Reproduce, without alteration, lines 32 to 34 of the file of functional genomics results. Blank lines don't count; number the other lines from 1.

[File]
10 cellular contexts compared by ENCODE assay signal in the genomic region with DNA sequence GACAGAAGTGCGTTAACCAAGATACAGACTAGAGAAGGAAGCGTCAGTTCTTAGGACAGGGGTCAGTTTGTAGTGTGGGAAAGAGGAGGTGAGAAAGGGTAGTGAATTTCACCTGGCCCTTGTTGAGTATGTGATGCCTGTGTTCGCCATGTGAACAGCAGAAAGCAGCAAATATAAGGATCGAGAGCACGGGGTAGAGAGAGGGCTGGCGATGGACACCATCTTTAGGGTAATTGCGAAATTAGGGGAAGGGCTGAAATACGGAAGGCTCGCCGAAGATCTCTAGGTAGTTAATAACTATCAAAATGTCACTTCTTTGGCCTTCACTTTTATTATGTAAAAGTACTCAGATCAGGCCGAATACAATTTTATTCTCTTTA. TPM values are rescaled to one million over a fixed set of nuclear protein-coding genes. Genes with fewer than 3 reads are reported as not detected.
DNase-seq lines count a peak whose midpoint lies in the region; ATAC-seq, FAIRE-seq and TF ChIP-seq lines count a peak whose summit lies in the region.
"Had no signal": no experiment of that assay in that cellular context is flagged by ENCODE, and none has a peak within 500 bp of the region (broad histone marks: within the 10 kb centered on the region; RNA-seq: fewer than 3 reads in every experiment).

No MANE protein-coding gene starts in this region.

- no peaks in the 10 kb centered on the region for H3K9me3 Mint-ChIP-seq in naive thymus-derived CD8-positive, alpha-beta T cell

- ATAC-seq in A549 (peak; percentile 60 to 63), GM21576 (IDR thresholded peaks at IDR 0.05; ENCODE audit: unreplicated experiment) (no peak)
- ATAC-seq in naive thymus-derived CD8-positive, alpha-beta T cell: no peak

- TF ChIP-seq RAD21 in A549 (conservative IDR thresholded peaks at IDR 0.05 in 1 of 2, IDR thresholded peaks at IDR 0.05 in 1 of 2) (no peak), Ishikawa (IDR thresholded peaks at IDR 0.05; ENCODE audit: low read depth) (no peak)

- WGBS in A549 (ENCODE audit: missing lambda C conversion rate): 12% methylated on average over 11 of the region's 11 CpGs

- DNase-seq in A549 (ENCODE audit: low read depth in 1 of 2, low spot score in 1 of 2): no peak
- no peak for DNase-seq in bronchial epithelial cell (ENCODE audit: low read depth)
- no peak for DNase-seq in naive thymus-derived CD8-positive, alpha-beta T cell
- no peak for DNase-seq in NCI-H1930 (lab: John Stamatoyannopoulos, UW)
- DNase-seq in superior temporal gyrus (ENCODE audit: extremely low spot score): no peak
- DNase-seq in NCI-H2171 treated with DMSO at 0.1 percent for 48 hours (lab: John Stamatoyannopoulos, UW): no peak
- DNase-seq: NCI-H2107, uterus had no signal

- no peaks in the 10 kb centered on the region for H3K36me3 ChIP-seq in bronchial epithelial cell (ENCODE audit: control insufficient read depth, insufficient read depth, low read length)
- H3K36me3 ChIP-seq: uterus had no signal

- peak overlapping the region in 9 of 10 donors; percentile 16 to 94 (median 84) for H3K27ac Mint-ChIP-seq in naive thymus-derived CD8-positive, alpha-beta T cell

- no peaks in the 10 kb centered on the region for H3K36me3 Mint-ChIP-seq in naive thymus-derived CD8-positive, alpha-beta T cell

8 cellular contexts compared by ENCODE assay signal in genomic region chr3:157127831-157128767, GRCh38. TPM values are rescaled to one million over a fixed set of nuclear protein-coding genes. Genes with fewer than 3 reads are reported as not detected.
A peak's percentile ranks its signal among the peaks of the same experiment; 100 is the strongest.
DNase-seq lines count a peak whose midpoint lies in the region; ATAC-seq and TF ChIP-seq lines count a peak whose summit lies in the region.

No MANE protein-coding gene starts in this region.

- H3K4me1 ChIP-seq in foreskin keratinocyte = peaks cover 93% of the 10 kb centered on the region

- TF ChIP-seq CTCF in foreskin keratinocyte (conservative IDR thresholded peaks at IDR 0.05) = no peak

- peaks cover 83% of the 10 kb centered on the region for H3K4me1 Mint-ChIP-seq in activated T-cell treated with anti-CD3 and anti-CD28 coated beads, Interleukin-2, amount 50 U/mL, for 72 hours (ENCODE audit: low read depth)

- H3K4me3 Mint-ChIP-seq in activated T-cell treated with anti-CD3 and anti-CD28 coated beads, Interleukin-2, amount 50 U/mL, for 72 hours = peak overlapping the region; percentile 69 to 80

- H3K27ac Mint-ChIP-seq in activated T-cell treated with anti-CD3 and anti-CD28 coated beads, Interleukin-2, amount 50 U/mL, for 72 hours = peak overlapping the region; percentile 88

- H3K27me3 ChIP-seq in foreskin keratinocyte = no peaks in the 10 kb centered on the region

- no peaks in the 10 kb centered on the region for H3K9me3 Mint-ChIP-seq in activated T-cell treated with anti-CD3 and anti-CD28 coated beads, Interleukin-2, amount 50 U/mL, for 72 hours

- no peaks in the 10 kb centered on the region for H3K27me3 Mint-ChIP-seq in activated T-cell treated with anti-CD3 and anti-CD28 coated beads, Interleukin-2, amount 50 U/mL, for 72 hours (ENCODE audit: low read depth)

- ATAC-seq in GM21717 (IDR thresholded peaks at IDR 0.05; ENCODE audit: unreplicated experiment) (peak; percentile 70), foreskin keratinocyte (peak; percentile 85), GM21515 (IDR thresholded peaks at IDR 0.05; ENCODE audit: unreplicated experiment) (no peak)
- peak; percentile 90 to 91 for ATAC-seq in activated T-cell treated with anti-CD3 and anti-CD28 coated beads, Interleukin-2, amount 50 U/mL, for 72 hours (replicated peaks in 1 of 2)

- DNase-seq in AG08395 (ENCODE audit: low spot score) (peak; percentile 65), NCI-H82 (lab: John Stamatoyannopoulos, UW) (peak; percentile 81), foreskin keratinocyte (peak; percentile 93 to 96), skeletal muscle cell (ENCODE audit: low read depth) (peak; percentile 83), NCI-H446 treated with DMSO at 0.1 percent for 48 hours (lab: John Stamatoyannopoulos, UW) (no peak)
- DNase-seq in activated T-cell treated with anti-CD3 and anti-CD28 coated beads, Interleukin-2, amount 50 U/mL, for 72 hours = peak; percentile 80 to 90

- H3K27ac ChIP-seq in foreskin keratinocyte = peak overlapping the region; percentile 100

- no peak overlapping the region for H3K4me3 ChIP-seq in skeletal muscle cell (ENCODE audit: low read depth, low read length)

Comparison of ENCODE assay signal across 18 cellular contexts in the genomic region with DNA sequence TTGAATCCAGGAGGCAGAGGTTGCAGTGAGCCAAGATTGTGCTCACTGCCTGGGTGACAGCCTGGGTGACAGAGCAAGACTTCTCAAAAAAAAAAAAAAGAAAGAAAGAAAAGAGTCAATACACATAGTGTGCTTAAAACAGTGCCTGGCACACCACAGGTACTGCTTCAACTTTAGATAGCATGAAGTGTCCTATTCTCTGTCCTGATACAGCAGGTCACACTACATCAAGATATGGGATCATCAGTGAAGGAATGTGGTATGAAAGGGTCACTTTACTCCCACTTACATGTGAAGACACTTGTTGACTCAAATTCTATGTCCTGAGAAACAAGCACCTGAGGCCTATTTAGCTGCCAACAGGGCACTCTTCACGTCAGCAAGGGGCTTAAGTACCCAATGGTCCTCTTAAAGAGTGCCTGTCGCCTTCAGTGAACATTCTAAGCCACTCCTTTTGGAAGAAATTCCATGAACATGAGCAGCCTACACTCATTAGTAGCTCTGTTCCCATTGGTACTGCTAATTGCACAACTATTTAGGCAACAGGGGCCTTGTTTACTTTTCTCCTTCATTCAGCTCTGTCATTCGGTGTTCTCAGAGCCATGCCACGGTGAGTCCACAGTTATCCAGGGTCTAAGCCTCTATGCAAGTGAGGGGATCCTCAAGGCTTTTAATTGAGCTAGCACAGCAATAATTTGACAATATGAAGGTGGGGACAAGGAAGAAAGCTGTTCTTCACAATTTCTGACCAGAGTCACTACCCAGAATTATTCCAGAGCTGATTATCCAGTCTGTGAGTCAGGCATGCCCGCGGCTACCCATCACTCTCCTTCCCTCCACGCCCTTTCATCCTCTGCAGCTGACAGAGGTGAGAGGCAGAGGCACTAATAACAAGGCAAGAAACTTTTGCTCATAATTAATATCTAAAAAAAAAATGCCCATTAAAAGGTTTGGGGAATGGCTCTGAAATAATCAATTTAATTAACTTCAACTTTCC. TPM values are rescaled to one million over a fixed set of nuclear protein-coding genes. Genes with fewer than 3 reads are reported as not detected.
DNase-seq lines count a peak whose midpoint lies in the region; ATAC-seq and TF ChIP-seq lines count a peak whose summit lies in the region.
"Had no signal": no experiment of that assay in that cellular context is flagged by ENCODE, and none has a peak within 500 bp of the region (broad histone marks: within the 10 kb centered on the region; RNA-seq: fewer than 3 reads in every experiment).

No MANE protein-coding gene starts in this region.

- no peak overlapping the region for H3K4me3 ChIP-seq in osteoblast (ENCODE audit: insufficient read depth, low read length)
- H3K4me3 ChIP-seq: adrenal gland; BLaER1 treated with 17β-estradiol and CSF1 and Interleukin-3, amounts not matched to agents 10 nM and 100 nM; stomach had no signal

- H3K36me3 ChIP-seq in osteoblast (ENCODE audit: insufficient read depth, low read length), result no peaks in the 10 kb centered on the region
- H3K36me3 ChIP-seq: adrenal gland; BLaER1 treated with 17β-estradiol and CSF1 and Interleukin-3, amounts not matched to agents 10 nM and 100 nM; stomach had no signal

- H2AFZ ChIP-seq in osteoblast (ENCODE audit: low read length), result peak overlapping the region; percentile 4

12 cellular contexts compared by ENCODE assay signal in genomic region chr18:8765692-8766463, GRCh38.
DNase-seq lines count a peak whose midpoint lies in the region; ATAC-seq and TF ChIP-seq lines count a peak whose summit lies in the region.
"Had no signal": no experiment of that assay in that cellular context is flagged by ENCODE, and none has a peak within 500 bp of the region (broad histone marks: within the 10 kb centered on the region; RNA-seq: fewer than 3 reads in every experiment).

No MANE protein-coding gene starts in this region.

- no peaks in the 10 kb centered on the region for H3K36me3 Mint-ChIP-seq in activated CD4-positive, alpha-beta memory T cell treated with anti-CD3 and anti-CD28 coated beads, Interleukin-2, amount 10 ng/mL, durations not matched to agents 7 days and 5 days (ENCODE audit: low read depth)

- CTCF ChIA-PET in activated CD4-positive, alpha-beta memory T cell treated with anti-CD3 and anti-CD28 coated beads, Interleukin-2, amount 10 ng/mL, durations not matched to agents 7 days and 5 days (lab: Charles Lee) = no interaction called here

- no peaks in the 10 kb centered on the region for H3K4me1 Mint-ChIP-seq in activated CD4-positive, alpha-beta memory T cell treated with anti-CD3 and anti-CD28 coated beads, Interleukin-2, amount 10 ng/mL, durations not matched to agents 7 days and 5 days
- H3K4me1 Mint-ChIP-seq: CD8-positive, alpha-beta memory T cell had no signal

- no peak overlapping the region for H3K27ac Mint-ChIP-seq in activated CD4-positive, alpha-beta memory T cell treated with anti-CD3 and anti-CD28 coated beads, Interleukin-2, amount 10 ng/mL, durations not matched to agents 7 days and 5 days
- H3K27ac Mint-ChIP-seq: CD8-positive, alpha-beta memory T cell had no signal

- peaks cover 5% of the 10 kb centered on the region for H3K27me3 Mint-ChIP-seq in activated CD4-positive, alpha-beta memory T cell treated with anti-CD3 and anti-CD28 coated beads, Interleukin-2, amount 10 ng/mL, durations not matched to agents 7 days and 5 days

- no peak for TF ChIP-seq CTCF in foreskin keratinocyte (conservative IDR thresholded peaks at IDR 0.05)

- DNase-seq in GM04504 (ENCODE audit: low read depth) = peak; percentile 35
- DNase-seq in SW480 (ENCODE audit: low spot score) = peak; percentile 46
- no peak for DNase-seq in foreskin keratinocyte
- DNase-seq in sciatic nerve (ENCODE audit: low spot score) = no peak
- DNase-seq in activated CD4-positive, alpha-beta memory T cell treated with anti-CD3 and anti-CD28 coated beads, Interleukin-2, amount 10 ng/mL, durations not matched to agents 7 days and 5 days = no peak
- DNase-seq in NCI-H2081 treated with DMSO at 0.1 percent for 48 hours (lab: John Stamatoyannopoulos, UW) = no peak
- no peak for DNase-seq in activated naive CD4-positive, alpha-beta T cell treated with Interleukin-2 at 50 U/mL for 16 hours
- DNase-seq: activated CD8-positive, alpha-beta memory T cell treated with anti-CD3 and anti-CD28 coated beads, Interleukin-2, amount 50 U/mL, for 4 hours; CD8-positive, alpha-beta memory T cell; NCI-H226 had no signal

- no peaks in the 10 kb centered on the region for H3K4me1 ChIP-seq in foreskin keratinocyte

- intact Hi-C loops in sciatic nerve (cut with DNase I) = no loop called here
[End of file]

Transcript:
- no peaks in the 10 kb centered on the region for H3K27me3 Mint-ChIP-seq in activated T-cell treated with anti-CD3 and anti-CD28 coated beads, Interleukin-2, amount 50 U/mL, for 72 hours (ENCODE audit: low read depth)

- ATAC-seq in GM21717 (IDR thresholded peaks at IDR 0.05; ENCODE audit: unreplicated experiment) (peak; percentile 70), foreskin keratinocyte (peak; percentile 85), GM21515 (IDR thresholded peaks at IDR 0.05; ENCODE audit: unreplicated experiment) (no peak)
- peak; percentile 90 to 91 for ATAC-seq in activated T-cell treated with anti-CD3 and anti-CD28 coated beads, Interleukin-2, amount 50 U/mL, for 72 hours (replicated peaks in 1 of 2)